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Recent RotoWire Articles Featuring Nail Yakupov
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Past Fantasy Outlooks
Arguably the biggest bust in the last decade, Yakupov -- originally Edmonton’s first overall draft selection in 2012 -- made his debut season with the Blues last year season only to stake out a second residence in the press box -- and later, a slew of injuries beset him, including a knee injury that required surgery during the playoffs when he was needed the most. Yak had dropped 101 points in 65 games for the OHL’s Sarnia in his first junior season back in 2010-11, but the supposed sniper turned out to be less than half-point-per-game player through four campaigns with the Oilers and another with the Blues. Now, he finds himself in Colorado on a one-year pact. Considering the Avs experienced a franchise-worst record of 22-56-4 on top of an equally egregious minus-112 goal differential in 2016-17, there won’t be a ton of pressure on the 23-year-old to live up to his first-round billing.
Yakupov has tremendous potential, but twin lacks of consistency and focus have led to an underwhelming first four campaigns for 2012’s first overall pick. Last season’s eight goals in 60 games marked a new low point in terms of scoring, but at least the Russian improved his rating to a still-terrible minus-16 after crossing the minus-30 threshold in each of the previous two seasons. The Oilers still aren’t writing him off despite these early-career struggles, so the second-line right wing job will be Yakupov’s to lose. Perhaps a strong start on what should be an improved team will be enough to motivate him to take his game to the next level, but fantasy owners are rightly tired of waiting by now. Don’t spend anything more than a late flier on him.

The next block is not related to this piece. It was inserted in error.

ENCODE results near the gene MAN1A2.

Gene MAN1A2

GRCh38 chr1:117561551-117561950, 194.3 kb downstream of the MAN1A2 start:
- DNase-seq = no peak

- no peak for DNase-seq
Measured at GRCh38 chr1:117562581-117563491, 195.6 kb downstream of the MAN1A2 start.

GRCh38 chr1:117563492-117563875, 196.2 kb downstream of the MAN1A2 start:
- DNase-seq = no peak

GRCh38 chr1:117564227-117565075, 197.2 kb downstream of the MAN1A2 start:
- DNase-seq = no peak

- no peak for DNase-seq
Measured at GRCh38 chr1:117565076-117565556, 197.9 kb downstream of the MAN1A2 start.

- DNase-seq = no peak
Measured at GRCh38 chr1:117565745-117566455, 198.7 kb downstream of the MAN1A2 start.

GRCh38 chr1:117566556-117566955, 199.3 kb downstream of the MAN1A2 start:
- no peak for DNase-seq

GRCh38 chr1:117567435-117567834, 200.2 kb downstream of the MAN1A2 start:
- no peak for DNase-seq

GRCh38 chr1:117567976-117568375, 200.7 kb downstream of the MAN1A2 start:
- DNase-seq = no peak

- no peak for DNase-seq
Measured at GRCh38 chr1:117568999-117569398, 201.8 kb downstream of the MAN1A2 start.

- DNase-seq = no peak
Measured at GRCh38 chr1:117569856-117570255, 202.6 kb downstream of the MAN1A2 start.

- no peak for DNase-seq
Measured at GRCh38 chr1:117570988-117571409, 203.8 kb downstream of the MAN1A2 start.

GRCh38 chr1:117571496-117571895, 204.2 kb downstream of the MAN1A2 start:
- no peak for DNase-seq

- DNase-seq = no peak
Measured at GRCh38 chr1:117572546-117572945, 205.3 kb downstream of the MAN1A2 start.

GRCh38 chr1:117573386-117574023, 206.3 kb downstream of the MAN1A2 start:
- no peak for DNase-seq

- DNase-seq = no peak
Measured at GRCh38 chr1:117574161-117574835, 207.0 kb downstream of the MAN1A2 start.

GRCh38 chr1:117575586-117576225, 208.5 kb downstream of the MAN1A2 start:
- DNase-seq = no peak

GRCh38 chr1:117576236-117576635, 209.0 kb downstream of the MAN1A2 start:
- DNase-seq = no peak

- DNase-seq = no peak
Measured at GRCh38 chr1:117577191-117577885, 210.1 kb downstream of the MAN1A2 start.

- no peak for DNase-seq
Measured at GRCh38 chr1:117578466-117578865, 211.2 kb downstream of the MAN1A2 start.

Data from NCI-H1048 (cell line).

Get on the Yakupov Express now. Do not let him pass in your draft, and see if you can trade for him in keeper formats. Yakupov has all the right tools to win the lottery to play alongside Connor McDavid and Taylor Hall, and that could equate to tons of points. Super fast and supremely talented, Yakupov may have underachieved to date, but he ended last season on the upswing and could parlay that surge into a full-on breakout. Before that happens, he’ll need to demonstrate that he can at least be average in his own zone to stay with McDavid and Hall, but we think he’s motivated to pull it off. Welcome to the reset on your career, Mr. Yakupov.
Yakupov has been an enigma in his first two seasons with Edmonton. The uber-talented forward only has 28 goals in 111 NHL games, after so much more was expected. Part of the problem could be his maturity. He was used to being the best player on every team he had ever played on, but he's just one fish in a lake of many in Edmonton. So far, he hasn't played substantial top-line minutes and hasn’t seen much duty with the top power-play unit, either. That figures to continue this season, especially after the offseason acquisitions of Benoit Pouliot and Teddy Purcell. The pressure is certainly on and he needs to get off to a hot start to quiet his critics. Otherwise, Yakupov’s name could continue to be bandied about in trade rumors if he continues to disappoint.
Yakupov's first season in the NHL was an up and down one. While he did finish with 17 goals and 31 points in 48 games, he had stretches where he was absolutely invisible. Of course, that is to be expected from a pimple-faced, first-year player no matter how highly touted he is. The good news is that he should approach the 30-goal level this season and that's while toiling on the second line. He should be a second wing for most fantasy teams. Watch out if he ever gets a first-line gig.
Yakupov is yet another top overall pick that the Oilers have added to their already potent arsenal. Yakupov can skate like very few players (think Pavel Bure) and has a rocket for a shot. Passing and vision are also among his strengths. You want Yakupov on your team in dynasty or keeper leagues. The big question in re-draft leagues will be, does he begin the season with Edmonton? Smart money is yes as he will be given every opportunity to make the sqaud out of camp. But keep this in mind -- the Oilers don't have to force him as they have plenty of offensive talent to keep the fans happy. And even if he does play in the NHL from day one, he won't play on the top line ... not yet anyway. There's a slim chance they'll keep him in junior solely to keep his clock from running -- this team has a lot of young, expensive talent and they really need to balance their cap hits sooner rather than later.